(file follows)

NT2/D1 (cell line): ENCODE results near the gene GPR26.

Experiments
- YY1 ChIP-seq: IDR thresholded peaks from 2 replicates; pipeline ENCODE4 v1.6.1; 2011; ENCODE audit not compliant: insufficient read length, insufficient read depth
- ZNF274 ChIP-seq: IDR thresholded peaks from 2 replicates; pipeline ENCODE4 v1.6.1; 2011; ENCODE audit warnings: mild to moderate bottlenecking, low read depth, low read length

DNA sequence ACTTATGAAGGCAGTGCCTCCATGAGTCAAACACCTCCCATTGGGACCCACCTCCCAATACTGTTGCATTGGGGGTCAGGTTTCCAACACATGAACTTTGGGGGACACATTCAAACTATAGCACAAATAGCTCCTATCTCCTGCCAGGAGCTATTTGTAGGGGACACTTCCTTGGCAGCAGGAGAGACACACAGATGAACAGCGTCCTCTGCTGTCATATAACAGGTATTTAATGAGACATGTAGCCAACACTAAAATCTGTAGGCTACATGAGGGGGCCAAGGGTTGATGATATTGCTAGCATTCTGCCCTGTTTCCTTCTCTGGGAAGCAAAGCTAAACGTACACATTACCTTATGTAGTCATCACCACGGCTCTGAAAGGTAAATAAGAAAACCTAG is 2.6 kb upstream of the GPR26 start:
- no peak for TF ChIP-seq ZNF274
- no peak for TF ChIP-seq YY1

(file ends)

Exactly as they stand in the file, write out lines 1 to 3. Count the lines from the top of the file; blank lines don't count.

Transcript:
NT2/D1 (cell line): ENCODE results near the gene GPR26.

Experiments
- YY1 ChIP-seq: IDR thresholded peaks from 2 replicates; pipeline ENCODE4 v1.6.1; 2011; ENCODE audit not compliant: insufficient read length, insufficient read depth